What happened on August 1 was nothing short of historic. We knew something was surely brewing because my Facebook page "blowed up," as we say in the South. It must have spooked the Facebook censors, because they blocked my Facebook event page for over twenty-four hours, leaving people unable to "sign up" and indicate they were "going." Not one dime was spent promoting the day. No high-dollar New York PR firm guided the process or advised it. There was no budget, no staff, and no formal organization. The entire effort was completely organic and self-igniting. I talked about it on my daily radio show and mentioned it briefly the next two Saturdays on my Fox News Channel show. I shared it on social media like Facebook and Twitter and urged others to do the same, and they did. Not a bit of coordination or even communication of any kind occurred with the people at Chick-fil-A. There must have been people who assumed the executives at CFA had suggested it, helped promote it, or encouraged it. None of the above. I'm not even sure the corporate office approved it or wanted me to do it. I never asked them. (For the record, I didn't hear from them or have any contact with them before, during, or after the event. To those who might surmise that I got a "free Chick-fil-A for life" card, you would be quite wrong!)

At this point, for me, it was not about what Dan Cathy said. It was about whether America was now going to have two completely different sets of rules: one for those who would be free to speak with ridicule and contempt toward those with a Christian worldview, and then a very different standard for people of faith, who could be told, "Sit down, shut up, and go away—or else!" I felt that if such hatred for religious liberty and the people who believed in it and practiced it went unchallenged, then people of faith would have no one to blame but themselves for losing every last vestige of freedom. The left seems intent on shutting down any viewpoint that differs from theirs. Ironically, this is done in the name of "tolerance" and "diversity" when the left has zero tolerance for a different point of view. With the left, "diversity" means "uniformity." (I'll cover this more fully in Chapter 3.)

Facebook apparently was inundated with screams from the left when the event page went viral. Their initial explanation for blocking the page was that someone had complained about the content. When we pointed out that the content related only to people eating chicken sandwiches, they must have realized they could hardly classify that as "offensive" (except to chickens), so then they claimed there had been some mistake and it would be back up soon. This apparent attempt to quash the momentum probably stirred it up even more, fueling the outrage from people in "flyover land" who were up to their necks in disgust and were ready to do something.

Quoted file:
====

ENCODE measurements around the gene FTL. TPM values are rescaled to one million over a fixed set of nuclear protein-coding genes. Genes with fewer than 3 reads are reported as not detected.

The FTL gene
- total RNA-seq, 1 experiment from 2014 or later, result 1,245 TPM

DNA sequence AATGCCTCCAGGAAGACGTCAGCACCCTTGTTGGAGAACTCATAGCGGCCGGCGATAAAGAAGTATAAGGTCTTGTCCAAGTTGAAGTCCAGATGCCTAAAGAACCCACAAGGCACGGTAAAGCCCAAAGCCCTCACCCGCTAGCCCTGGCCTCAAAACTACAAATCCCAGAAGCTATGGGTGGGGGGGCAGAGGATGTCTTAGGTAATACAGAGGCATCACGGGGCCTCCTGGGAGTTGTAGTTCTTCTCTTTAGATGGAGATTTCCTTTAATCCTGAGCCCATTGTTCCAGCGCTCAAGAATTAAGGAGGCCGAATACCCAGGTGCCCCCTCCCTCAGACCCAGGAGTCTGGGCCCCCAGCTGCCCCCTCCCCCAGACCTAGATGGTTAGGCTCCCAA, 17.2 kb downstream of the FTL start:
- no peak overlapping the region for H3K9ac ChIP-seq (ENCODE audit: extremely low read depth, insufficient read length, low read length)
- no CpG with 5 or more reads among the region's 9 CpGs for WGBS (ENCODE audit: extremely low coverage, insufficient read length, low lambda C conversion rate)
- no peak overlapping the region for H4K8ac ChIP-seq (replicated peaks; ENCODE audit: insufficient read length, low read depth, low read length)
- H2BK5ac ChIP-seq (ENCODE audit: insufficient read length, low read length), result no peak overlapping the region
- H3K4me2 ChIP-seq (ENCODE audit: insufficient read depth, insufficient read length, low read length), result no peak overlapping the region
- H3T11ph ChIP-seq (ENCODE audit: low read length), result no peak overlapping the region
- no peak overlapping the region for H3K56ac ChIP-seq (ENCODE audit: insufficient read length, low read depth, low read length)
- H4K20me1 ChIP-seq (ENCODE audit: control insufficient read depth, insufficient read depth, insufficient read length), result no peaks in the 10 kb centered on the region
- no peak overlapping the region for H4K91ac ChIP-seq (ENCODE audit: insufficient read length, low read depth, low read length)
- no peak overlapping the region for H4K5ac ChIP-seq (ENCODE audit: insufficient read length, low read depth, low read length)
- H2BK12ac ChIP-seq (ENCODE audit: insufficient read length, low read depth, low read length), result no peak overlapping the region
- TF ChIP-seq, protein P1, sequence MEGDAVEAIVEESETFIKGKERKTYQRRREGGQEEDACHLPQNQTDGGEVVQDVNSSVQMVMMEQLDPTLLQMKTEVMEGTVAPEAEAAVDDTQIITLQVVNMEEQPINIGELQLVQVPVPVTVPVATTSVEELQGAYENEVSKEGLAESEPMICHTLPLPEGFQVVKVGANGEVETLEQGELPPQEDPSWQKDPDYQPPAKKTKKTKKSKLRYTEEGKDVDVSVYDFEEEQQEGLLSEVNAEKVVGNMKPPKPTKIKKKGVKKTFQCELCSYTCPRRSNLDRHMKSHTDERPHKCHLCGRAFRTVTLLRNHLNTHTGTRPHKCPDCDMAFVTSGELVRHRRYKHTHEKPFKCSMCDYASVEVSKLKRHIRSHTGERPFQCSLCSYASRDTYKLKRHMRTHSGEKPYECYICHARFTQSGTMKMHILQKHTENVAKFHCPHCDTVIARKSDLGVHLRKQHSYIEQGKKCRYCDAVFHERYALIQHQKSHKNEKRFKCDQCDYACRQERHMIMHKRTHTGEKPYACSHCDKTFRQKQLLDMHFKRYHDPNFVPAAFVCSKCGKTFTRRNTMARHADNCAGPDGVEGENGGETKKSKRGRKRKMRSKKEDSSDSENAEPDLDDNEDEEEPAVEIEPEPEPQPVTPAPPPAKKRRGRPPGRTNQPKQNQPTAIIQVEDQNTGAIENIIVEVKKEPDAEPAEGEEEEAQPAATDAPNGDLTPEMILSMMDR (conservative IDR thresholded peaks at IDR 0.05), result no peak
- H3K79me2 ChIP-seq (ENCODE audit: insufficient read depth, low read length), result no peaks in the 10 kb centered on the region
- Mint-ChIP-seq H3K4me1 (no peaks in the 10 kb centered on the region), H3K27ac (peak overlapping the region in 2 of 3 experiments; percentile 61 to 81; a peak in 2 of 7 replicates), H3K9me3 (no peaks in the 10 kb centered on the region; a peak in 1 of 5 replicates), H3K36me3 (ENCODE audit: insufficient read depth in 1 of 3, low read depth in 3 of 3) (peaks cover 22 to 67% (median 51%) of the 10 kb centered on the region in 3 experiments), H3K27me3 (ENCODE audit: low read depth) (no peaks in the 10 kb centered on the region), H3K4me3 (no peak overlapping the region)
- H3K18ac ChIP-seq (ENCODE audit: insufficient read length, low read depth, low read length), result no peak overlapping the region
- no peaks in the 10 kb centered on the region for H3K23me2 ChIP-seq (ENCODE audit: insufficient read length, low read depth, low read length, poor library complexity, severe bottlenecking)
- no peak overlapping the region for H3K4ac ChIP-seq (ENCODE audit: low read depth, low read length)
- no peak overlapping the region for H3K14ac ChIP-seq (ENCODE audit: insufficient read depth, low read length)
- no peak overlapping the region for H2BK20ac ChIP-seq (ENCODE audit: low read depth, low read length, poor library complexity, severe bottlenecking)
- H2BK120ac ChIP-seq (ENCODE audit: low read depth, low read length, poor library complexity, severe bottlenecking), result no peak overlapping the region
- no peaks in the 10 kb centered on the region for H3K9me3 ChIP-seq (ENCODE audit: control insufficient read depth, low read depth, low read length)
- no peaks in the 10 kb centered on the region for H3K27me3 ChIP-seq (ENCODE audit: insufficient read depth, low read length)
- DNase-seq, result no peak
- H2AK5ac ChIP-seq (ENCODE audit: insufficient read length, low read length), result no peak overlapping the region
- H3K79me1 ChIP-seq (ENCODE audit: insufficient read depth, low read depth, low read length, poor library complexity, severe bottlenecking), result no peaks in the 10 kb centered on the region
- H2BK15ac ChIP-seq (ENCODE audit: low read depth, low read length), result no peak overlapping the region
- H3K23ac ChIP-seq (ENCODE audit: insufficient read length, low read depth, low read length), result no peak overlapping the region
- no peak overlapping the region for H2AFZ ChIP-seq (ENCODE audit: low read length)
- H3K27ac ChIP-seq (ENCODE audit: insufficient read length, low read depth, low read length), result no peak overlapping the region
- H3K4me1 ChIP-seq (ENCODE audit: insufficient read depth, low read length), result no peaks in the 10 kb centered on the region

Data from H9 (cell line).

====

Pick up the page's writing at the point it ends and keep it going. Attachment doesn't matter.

I had already decided to take an early-morning drive on Wednesday, August 1, to the Chick-fil-A restaurant closest to my house, about twenty miles away. I got there at 7 a.m. and people were already getting in line. Cars had started coming and never let up. Even though the stores had reportedly stocked more food than normal and expected an uptick in business, no one could have predicted the groundswell nationwide as millions of Americans waited patiently in line, in their cars, and on foot, simply to buy a sandwich to show support for a fellow American who had dared to voice his own opinion. Every national news network was forced to cover the event, as it blocked traffic around the stores in most cities. Most fascinating was that the response in Rahm Emanuel's Chicago and other major urban areas was equal to that of the communities in the Bible Belt. Skeptics had predicted a barely appreciable increase in the consumption of chicken sandwiches that day—an embarrassment not just for the Chick-fil-A stores but especially for the people like me who had urged our fellow citizens to take a stand.